Learning to detect a shame attack diminishes its power instantly
What has the power to knock any relationship off its rails? Shame. When shame stirs within a partner, conversations that were going along nicely can go haywire. Partners turn angry, even rageful, or withdraw into silence, even leave the room.
Can you detect when your partner sinks into shame? When she (or he) is feeling unworthy, flawed, not good enough? Relationships profit when partners learn to spot each other’s shame attacks and gently inquire about it: I sense you’re feeling inadequate and unworthy right now, could that be? This is the first step in disarming the toxicity of a shame attack.
Let’s contrast shame with guilt. Guilt — I did wrong — can be helpful, can keep us on track when we’ve violated our deepest values or standards. It can trigger a course correction or a relationship-healing apology. By contrast, shame — I am wrong/inadequate/unworthy — tears us down and steals our confidence. In other words, when the mind condemns our behavior, we feel guilt; when it condemns the person we are, we feel shame.
Shame upends our relationships by triggering two common responses: withdrawing — to conceal the inadequate person we think we are — or erupting in anger — to aim our pain outward and away from ourselves. Neither response — withdrawing or erupting — improve a difficult situation or promote positive connection; they usually make matters worse.
Like the fictional vampire, shame thrives only in darkness, in invisibility. As soon as we’re able to notice that we’re experiencing a shame attack, its power diminishes instantly. That’s why learning to shine a light on shame is the first step in combating it, and that’s why a partner familiar with shame can be enormously helpful: I sense you may be having a shame attack right now.i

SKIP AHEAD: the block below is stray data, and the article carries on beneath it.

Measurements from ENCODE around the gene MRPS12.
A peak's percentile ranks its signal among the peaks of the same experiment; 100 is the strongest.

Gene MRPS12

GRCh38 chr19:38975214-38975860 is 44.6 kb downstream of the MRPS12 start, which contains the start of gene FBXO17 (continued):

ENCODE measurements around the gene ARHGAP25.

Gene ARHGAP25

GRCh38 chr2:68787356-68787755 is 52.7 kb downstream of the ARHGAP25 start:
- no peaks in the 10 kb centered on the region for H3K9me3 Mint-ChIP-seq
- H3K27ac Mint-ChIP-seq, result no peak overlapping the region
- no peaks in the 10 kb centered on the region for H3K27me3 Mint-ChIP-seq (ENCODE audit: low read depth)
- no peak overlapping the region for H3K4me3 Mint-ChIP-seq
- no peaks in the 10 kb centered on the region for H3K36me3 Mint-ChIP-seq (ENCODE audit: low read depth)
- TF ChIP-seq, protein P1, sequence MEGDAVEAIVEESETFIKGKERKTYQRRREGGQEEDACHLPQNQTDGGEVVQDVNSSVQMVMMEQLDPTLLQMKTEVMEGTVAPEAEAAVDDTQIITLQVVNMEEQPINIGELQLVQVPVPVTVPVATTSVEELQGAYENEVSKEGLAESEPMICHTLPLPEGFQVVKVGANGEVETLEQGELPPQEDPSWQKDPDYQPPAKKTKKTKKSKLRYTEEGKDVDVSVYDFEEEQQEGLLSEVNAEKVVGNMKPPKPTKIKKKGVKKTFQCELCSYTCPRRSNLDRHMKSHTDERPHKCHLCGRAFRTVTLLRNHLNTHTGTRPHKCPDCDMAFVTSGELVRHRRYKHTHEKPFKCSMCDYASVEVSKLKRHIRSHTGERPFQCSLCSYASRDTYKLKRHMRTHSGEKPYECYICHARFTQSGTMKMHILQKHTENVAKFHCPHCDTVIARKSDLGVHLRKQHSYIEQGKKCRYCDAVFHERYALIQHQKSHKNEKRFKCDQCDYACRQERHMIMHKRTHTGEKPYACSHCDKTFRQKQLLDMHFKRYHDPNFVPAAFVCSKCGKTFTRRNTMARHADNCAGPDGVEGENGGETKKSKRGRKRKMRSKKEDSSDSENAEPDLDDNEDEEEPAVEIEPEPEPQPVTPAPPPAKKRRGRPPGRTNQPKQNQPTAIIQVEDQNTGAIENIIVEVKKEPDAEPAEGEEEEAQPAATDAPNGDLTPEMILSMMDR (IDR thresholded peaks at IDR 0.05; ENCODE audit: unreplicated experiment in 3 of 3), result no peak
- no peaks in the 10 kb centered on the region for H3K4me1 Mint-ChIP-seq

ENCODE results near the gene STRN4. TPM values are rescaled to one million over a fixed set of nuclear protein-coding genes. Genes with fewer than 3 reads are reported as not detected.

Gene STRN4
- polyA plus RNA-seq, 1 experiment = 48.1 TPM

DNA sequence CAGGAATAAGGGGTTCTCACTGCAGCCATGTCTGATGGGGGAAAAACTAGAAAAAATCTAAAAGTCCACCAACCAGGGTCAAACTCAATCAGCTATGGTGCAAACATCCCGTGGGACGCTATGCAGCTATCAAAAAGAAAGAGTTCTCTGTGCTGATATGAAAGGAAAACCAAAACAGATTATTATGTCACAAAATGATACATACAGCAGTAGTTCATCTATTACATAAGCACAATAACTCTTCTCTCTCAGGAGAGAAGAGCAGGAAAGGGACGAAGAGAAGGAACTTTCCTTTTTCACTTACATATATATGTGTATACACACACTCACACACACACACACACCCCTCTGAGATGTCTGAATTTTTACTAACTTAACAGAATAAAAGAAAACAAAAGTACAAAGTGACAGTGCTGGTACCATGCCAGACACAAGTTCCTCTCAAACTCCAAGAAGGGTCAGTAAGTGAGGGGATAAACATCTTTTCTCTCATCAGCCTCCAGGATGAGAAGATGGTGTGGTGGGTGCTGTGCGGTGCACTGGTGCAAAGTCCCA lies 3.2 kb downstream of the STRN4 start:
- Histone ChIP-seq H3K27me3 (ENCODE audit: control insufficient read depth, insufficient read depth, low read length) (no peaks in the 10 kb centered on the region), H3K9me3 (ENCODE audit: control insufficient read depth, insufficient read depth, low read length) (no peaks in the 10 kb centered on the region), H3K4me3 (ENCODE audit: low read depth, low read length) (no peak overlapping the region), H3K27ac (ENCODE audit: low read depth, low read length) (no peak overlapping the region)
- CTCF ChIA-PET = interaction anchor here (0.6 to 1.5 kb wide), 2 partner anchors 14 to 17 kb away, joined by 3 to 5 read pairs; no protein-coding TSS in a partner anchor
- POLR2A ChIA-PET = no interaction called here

How do we learn to spot shame attacks? Words like these are reliable signals:
“How could I be so stupid?”
“You make me feel worthless.”
“I just want to disappear.”
“Nobody would like me if they knew …”
“I feel like you’re judging me.”
“I’m such a loser.”
"I’m not good enough…smart enough…X or Y or Z enough.”
At other times, it’s the oversized anger or the need to withdraw (which can include becoming quiet) that tip us off.
By shining a light on a partner’s shame, we’re poised to deliver the antidote to shame’s poison: empathy + compassion: “I know what that’s like…it’s a horrible feeling…can I remind you of how much I value you?”
Eleanor Roosevelt’s oft-quoted words — “Nobody can make you feel inferior without your cooperation” — remind us that the shame attack is something our own judging mind does to ourselves, often transforming a partner’s complaint into our own self-condemnation. But a loving partner who spots and calls out a shame attack and delivers empathy + compassion can salvage the moment and help the relationship get back on track.